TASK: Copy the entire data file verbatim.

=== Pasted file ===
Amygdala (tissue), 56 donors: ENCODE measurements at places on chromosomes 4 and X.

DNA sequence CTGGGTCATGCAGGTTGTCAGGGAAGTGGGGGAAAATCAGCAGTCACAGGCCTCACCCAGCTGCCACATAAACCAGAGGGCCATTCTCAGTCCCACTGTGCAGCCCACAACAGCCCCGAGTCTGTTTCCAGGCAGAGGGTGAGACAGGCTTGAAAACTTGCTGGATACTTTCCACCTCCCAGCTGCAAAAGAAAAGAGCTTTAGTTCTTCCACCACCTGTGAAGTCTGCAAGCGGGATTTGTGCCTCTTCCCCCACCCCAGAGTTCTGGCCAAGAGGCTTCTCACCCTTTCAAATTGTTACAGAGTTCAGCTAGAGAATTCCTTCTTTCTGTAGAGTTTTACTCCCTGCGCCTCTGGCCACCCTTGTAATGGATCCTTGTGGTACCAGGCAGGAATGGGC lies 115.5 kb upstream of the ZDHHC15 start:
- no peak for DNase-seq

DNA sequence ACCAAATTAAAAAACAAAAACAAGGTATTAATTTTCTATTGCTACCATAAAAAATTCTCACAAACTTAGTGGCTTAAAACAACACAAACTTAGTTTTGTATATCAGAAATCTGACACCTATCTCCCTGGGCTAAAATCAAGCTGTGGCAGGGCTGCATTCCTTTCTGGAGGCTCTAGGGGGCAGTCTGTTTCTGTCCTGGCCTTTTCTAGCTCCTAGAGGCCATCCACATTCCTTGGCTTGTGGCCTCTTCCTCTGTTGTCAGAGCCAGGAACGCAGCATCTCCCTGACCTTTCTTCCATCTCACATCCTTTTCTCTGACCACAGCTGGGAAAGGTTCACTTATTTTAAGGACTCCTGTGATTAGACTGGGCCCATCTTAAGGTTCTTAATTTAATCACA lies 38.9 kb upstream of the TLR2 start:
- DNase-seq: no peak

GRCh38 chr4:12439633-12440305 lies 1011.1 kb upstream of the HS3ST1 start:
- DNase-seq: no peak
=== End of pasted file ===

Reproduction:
Amygdala (tissue), 56 donors: ENCODE measurements at places on chromosomes 4 and X.

DNA sequence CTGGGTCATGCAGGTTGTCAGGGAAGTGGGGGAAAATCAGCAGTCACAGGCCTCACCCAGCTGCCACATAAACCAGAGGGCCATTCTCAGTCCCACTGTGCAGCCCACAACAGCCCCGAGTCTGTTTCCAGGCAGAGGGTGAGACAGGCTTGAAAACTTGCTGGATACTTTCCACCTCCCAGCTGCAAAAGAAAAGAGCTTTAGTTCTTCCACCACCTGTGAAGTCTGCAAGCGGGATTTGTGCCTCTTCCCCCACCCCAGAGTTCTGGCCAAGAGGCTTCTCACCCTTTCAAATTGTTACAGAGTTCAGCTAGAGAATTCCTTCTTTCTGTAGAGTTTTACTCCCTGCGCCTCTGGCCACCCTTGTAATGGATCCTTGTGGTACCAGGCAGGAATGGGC lies 115.5 kb upstream of the ZDHHC15 start:
- no peak for DNase-seq

DNA sequence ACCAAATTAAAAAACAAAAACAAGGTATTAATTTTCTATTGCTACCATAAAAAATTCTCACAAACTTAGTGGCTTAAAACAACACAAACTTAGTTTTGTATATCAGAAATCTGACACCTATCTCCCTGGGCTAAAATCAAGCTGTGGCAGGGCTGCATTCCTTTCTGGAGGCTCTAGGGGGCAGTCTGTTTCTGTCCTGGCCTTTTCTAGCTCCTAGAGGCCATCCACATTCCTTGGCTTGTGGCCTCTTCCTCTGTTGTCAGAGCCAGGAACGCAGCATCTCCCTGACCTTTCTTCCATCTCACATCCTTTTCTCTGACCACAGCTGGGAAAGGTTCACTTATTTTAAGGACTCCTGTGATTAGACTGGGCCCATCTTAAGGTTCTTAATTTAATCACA lies 38.9 kb upstream of the TLR2 start:
- DNase-seq: no peak

GRCh38 chr4:12439633-12440305 lies 1011.1 kb upstream of the HS3ST1 start:
- DNase-seq: no peak